Even though liberals have worked tirelessly for the material benefit of working people, the repetition of conservative populist frames over more than 40 years has had an effect. Conservative ideas have spread in the brains of conservative populists. The current Tea Party movement is an attempt to spread conservative populism further.

Sarah Palin may not know history or economics, but she does know strict father morality and conservative populist frames. Frank Rich, in his February 14 New York Times column, denied David Broder’s description of Palin as “perfect pitch populism” and called it “deceptive faux populism” and a “populist masquerade.” What Rich is missing is that Palin has a perfect pitch for conservative populism – which is very different from liberal populism. What she can do is strengthen the conservative side of biconceptual undecided populists, helping to move them to conservative populists. She is dangerous that way.

Rich, long one of my heroes, is a perfect-pitch liberal. He assumes that nurturant values (empathy, social and personal responsibility, making yourself and the world better) are the only objective values. I think they are right values, values that define democracy, but unfortunately far from the only values. Starting with those values, Rich correctly pointed out that Palin’s views contradict liberal populism and that her conservative positions won’t materially help the poor and middle class. All true, but … that does not contradict conservative populism or conservatism in general.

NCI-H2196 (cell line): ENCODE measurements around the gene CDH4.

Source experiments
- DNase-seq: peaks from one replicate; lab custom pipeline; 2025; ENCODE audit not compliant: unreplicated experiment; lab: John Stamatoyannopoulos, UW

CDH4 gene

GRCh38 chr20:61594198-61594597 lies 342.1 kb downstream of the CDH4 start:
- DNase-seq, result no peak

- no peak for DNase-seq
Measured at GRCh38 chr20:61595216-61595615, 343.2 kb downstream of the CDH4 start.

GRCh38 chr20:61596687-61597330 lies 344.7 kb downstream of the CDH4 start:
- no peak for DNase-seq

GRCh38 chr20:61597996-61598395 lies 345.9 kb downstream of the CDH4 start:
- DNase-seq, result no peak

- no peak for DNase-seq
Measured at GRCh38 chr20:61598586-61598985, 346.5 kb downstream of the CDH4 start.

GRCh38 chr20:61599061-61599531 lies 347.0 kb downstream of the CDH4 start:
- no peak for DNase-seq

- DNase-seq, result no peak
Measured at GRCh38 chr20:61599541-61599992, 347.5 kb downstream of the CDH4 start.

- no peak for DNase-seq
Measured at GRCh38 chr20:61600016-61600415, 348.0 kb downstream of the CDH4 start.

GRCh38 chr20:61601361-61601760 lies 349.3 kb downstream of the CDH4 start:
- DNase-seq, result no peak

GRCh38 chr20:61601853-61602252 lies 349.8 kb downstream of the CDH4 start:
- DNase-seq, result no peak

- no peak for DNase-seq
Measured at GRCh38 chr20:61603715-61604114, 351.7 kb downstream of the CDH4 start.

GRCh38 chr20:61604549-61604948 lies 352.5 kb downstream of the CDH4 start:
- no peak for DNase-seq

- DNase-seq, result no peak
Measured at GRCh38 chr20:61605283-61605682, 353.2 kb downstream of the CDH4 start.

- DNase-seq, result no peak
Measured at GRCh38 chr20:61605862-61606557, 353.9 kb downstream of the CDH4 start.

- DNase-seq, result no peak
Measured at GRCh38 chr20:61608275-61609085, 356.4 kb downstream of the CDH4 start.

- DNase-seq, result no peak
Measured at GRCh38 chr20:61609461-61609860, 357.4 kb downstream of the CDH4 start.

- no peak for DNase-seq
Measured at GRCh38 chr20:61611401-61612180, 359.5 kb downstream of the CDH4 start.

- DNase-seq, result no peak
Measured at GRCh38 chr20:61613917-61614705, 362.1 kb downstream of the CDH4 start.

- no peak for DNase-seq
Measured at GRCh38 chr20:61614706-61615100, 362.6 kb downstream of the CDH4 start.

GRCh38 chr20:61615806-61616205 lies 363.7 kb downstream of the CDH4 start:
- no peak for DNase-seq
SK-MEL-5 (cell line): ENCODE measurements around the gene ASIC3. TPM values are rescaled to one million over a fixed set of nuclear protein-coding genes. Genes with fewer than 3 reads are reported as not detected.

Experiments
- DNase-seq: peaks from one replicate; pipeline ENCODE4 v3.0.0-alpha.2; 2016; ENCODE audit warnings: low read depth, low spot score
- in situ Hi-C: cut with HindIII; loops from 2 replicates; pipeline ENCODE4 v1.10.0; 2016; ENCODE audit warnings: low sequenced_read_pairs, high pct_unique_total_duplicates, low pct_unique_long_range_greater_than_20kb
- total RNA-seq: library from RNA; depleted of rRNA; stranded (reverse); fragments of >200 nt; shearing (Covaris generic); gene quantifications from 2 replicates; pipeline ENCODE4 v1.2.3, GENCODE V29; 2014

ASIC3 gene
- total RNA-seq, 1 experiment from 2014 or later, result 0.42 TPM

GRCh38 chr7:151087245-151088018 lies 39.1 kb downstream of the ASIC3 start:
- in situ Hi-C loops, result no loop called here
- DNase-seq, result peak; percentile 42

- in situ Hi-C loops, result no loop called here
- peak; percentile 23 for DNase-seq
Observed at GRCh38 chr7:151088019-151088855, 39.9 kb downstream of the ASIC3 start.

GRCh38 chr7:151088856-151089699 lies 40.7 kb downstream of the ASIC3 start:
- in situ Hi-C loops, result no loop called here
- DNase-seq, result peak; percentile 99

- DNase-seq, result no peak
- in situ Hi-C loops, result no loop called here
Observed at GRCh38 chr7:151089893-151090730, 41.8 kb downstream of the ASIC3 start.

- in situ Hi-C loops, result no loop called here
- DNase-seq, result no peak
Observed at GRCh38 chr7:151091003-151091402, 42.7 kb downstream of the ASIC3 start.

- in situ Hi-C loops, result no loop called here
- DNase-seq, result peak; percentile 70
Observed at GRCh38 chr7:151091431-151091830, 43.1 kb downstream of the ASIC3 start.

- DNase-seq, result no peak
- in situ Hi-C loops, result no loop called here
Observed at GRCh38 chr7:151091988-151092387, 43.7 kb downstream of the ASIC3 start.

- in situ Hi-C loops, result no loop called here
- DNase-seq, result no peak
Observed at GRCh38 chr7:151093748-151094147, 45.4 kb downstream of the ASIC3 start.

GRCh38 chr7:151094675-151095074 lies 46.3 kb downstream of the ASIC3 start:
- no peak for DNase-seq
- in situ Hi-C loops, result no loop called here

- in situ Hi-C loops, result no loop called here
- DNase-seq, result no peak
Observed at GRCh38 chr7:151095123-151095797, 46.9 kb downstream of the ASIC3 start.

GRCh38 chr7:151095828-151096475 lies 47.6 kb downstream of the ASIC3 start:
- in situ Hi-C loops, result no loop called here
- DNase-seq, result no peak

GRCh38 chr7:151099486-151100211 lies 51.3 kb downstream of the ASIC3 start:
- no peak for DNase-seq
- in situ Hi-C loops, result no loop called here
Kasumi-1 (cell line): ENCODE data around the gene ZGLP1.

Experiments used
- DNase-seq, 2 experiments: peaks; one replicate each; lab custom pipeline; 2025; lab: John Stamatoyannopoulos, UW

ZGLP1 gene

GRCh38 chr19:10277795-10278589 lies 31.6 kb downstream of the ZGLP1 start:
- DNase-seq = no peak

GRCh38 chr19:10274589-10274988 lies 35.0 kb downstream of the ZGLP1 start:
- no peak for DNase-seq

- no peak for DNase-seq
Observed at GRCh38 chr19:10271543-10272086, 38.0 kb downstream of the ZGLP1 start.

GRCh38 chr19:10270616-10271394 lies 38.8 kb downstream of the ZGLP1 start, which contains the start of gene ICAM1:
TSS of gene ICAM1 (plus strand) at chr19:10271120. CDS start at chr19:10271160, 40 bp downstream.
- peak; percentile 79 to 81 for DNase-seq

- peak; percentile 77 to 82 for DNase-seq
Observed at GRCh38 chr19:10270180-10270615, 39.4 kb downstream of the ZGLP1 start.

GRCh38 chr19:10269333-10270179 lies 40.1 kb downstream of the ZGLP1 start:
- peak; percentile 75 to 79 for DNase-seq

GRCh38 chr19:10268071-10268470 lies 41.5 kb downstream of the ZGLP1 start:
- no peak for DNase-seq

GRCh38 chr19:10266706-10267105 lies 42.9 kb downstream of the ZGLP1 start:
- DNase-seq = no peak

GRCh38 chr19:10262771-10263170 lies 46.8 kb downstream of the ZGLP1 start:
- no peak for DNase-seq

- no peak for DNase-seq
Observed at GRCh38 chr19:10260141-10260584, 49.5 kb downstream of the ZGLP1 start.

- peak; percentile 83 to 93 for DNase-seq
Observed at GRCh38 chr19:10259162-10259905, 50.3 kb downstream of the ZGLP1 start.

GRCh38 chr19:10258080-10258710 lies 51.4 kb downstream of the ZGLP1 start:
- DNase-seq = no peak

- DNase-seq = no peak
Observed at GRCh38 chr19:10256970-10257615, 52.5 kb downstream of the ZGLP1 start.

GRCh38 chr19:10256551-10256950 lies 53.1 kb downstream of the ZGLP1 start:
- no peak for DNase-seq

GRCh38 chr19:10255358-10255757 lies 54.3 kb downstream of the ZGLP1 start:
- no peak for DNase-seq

This is a grand liberal mistake. The highest value in the conservative moral system (see “Moral Politics,” chapter nine) is the perpetuation and strengthening of the conservative moral system itself!! This is not liberal materialism. Liberals decry it as “ideology,” and it is. But it is real; it has the structure of moral system, and it is physically part of the brains of bothWashingtonconservatives and conservative populists. The conservative surge is not merely electoral. It is an idea surge. It is an attempt to spread conservatism via the spread of conservative populism. That is what the Tea Party movement is doing.

False Reason and Real Reason: The Obama Mistake

It was entirely predictable a year ago that the conservatives would hold firm against Obama’s attempts at “bipartisanship” – finding occasional conservatives who were biconceptual, that is, shared some views acceptable to Obama on some issues, while keeping an overall liberal agenda.